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It's a specific, unsettling feeling that comes when you look up at the night sky and see a train of bright lights speeding across the heavens.

When it happens, people often wonder if it's a sign of UFO activity — like one person last week who saw a video of the phenomenon in the west metro.

"Anyone else see the UFO a bit ago? Got this video sent to me from someone going west on Highway 212 between Eden Prairie and Chanhassen. He says it was a line of lights that disappeared," a post on X said.

The line of bright lights isn't a sign of life from some unknown planet; they are satellites from Starlink, the internet service from SpaceX.

"It's the craziest thing, if you didn't know what it was," said Peter Peterson, an associate professor in the Department of Computer Science at the University of Minnesota Duluth, who uses Starlink for home internet. "It looks like 60 stars in a conga line, basically moving really fast."

Satellite internet is nothing new. But older players in satellite internet use geostationary satellites, which are positioned about 22,000 miles over Earth and always orbit over the same patch of the planet, Peterson said.

Starlink satellites orbit about 342 miles above Earth, Peterson said. That means faster internet because the signal has to travel a fraction as far. But it also requires a lot more satellites, because there always needs to be one overhead to ensure service.

The first Starlink satellites launched in 2019. Since then, it's become fairly common to see them marching across the sky, and it likely will become more common as Starlink expands and as competitors potentially enter the market. Astronomer Jonathan McDowell,who tracks SpaceX launches, estimates more than 5,500 Starlink satellites have launched. Consulting firm Deloitte predicts as many as 50,000 satellites could be in low orbit by 2030.

What you're seeing when you spot a train of Starlink satellites in the sky is a recent launch, Peterson said. When the satellites are first launched from a rocket, they are close together and fairly bright. As they reach their intended orbit, they drift apart and appear to dim.

Astronomical concerns

They don't dim completely, though, which is a concern for astronomers and others who are worried about dark skies.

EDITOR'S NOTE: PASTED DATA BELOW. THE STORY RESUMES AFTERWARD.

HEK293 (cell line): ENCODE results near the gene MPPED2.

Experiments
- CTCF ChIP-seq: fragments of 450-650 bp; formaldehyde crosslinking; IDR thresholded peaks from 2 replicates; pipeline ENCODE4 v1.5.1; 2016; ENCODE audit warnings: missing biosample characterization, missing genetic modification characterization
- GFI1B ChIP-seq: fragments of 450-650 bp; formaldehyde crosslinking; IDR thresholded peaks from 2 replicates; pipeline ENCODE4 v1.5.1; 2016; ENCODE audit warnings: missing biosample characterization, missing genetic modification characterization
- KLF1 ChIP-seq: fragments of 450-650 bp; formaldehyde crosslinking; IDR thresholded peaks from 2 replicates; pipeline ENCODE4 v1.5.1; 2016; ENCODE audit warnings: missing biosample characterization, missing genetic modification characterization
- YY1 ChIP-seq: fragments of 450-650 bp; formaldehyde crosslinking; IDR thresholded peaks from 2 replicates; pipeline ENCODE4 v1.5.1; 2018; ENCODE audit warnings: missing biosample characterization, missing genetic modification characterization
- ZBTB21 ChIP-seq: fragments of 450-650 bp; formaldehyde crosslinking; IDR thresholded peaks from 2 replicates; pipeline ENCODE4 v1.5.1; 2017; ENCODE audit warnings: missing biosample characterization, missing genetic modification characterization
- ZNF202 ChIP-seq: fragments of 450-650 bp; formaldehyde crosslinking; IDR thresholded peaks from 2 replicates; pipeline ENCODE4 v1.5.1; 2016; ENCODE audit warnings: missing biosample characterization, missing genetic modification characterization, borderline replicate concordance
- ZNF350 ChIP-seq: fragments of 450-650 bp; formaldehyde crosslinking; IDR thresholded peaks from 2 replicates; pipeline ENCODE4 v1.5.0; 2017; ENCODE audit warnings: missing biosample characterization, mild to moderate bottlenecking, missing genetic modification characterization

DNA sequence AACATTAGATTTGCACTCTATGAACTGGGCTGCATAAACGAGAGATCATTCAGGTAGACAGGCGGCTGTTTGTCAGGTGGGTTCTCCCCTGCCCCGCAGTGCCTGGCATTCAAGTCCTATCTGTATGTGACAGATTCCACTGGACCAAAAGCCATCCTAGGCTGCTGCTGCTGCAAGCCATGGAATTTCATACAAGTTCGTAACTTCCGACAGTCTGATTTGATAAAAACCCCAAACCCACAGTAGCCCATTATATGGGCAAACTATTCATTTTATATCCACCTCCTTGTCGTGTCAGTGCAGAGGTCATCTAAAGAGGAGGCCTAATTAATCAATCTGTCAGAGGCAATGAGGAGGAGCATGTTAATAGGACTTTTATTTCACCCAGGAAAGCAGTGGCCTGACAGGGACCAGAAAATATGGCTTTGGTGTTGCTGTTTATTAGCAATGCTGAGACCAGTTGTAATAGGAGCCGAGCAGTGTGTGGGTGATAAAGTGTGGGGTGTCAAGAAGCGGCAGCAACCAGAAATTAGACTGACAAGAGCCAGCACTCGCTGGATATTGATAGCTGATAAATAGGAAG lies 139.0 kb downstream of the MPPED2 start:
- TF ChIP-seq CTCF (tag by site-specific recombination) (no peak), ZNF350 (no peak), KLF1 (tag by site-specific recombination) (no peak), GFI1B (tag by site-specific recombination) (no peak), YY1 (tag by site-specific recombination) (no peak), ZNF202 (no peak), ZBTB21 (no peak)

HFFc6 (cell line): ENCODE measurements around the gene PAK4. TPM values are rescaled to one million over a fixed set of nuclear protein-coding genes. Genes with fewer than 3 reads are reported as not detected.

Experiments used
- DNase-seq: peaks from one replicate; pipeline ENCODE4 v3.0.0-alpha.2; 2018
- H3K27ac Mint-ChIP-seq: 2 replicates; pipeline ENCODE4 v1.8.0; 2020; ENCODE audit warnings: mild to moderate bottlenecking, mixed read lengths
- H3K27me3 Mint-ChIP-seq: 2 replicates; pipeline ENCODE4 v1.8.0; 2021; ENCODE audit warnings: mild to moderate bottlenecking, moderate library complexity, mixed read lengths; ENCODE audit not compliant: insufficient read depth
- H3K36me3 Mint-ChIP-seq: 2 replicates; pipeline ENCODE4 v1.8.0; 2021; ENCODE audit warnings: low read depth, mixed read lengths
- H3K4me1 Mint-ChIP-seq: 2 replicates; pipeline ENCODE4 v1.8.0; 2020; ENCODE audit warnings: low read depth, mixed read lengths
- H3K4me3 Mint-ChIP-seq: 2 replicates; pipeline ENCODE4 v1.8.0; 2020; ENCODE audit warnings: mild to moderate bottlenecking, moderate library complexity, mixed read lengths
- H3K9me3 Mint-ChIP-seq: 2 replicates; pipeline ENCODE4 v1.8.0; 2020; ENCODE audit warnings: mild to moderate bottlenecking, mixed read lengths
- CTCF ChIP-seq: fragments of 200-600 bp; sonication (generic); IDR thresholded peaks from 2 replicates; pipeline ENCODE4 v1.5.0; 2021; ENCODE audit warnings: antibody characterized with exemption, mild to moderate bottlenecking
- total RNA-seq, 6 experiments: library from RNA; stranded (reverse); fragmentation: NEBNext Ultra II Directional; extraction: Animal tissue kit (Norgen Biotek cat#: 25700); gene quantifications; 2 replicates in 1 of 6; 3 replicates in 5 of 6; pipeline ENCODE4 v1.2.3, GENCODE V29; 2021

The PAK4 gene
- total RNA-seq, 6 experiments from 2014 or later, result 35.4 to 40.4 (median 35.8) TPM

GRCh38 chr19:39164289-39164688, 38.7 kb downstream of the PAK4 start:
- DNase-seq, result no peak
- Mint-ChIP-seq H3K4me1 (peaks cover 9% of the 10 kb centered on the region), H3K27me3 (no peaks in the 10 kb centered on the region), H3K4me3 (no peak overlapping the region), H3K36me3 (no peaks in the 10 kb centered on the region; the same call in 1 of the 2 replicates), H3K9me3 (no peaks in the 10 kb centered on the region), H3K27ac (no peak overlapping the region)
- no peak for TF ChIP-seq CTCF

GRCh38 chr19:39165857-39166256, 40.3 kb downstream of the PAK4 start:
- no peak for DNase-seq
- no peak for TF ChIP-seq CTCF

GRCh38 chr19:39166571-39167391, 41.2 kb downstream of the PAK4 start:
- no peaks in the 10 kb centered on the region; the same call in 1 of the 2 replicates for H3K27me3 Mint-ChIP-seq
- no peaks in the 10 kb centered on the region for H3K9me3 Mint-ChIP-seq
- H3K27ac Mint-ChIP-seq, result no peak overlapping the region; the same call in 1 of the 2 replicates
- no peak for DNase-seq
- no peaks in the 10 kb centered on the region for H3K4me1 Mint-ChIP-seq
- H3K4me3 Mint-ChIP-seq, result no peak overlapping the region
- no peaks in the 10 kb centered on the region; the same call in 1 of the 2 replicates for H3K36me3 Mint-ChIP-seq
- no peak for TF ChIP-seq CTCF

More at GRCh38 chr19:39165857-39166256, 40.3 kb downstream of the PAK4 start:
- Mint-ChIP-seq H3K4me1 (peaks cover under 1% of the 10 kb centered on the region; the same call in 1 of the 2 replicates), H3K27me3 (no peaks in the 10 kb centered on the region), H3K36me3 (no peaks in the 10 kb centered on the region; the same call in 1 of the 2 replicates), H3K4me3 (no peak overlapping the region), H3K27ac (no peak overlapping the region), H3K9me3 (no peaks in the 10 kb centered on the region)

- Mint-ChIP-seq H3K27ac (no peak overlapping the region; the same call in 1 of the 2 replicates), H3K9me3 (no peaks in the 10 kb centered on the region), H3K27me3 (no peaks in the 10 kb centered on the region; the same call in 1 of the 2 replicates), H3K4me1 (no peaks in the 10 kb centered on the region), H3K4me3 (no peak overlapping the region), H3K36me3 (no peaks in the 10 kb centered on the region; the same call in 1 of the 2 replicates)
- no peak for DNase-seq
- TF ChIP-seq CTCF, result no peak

"I can see them every night," said Bob King, an amateur astronomer and columnist in Duluth who goes by Astro Bob. "When you're looking at a galaxy, you want to see the spiral arms, and you want to see the details of nebula. And then here come a bunch of Starlinks, you know, like 'pew pew! laser coming through,' and they're very distracting."

SpaceX has been responsive to some concerns, King said. A coating has been added that makes the satellites dimmer and they now tilt, reflecting less light.

"The problem is that there are just so many of them," King said.

As people hope to see northern lights amid a peak solar storm cycle into next year, more may notice the launched satellites.

It's not just an issue for amateurs, but also professionals who can edit out aberrations in their photos caused by Starlink, but may lose important data in their analysis by doing so, King said.

On the aggregate level, so many satellites may cause light pollution in the sky that could affect an astronomer's ability to see.

Jessica Heim, a Central Minnesota resident, said she has been involved in many discussions with the International Astronomical Union about the effect of satellites on astronomy.

Heim, a PhD student in cultural astronomy at the University of Southern Queensland, said the sheer number of satellites also raises questions about people's relationship with the night sky.

Across human history, the night sky has played a huge role in everything from navigation to timekeeping to culture, Heim said.

These days, many people already live in places where they can't see the Milky Way because of ground-based light pollution sources — something that diminishes the human connection with the night sky, Heim said. You can generally escape light pollution in a remote place like the Boundary Waters or Antarctica, but you couldn't escape satellites.

"Even if you go out someplace that has a clear sky and you can see that … how do the satellites change that?" she said.

To learn when Starlink satellites are visible in your area, visit